Dear Ms. Feverfew –
This quote has made the rounds on a few of my adoption-related friends’ pinterest boards:
And it is true. Children don’t need trips to Disneyland, clothes from Baby Gap, summer vacations to the OBX, or private art lessons. They need to know they are cherished.
I have much to say about this particular quote, but for now, I will just point out how terribly ironic it is the adoption reform community has begun to latch on to this quote, simply because of its source. You see, Richard Evans was a member of The Quorum of the Twelve Apostles for the LDS church from October of 1953 until his death in December of 1971. Yes, that LDS church, the one, that continues to tell single mothers they really should give their babies away to people who have “more.”
That isn’t to say this quote isn’t an excellent one, it is! It’s full of Truth (with a capital T). Any thinking, sentient human being would agree…well, at least any thinking, sentient human being who wasn’t trying to adopt. For many (but not all) of them, it is all about the Benjamins – who has them, who doesn’t, who has “more” of them compared to other folks in the profiles deemed “qualified” by the adoption agency. Seriously, one need only look at some prospective adoptive parents’ profiles to see how desperately they want to show off their stuff to prove they are somehow more qualified to raise a child than the next couple….or the mother looking at their profile.
But back to the quote from Elder Evans – those kinds of quotes are the kinds of things that can drive a natural mother bat-shoot crazy in the LDS church. On one hand, material stuff doesn’t matter! But according to the adoption agency funded by LDS church member tithes and offerings, material stuff is everything! Heck, they even have expectant moms fill out worksheets to remind her of how little she can provide materially compared to an adoptive couple.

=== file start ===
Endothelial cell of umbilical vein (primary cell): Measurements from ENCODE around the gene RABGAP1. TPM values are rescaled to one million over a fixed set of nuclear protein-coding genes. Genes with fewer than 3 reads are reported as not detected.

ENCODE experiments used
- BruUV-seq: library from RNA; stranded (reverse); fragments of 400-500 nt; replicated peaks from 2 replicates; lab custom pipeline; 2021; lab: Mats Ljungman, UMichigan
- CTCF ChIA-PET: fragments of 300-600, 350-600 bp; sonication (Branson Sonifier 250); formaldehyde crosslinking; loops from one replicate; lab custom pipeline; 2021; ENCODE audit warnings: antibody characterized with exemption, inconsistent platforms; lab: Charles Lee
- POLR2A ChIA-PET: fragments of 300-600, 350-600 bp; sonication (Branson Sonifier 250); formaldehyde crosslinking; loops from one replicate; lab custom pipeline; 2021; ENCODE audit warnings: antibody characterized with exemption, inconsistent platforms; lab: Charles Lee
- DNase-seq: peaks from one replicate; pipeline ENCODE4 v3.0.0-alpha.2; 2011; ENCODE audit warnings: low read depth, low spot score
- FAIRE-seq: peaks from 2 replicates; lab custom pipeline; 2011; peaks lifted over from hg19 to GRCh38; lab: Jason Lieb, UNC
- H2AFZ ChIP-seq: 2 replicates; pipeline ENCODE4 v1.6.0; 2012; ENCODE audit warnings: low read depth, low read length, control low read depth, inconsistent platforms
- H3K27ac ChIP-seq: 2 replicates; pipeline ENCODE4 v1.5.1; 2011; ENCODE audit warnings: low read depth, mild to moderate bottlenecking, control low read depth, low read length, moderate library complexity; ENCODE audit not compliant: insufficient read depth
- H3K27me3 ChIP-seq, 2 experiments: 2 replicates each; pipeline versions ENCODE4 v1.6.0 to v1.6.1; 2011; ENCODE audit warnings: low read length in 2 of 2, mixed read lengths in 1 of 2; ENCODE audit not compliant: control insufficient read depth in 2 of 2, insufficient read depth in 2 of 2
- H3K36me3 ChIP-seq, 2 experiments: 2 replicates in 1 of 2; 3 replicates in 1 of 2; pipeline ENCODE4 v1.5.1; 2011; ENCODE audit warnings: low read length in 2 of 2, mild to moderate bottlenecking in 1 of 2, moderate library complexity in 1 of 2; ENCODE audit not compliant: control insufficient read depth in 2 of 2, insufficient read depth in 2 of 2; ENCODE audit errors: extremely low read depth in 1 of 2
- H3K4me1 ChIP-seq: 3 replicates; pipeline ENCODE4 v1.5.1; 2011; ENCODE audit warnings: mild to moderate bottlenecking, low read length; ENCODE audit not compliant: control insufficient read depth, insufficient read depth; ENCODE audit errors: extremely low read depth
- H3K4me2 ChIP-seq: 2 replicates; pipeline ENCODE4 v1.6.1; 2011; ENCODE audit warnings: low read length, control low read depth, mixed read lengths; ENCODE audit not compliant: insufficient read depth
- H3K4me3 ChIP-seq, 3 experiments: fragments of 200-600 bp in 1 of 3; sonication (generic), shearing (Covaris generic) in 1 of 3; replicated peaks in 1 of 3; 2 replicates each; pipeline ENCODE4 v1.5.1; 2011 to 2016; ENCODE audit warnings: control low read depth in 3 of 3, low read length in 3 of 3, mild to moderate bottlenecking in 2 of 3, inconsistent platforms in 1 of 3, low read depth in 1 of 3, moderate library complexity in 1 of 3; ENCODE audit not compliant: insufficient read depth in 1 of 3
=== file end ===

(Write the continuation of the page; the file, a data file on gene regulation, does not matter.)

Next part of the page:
It’s kind of like the emphasis placed on family and genealogy. It’s of VITAL importance to have LDS church records reflect accurate genealogical and ordinance information, but not if you’re adopted. Then it is okay to have blatant lies on your church records that c.a.n.n.o.t. be changed until four generations have passed since the adoption took place. So when my 2rd great-granddaughter has passed away, someone can go back into Family Search and add a note that I am not Phil’s genetic offspring, nor am I sealed to him as his daughter, even though my church records say exactly that (just to make sure I am clear, I am my bio-dad’s genetic offspring and the sealing to him remains in place because I was born in the covenant. Even though he is a….well, you know what he is). I just think it’s hilarious an organization that claims to have cornered the market on truth and righteousness can’t even tell the truth on their church records.
But what about the LDS culture isn’t full of hilariousness, irony and contradictions?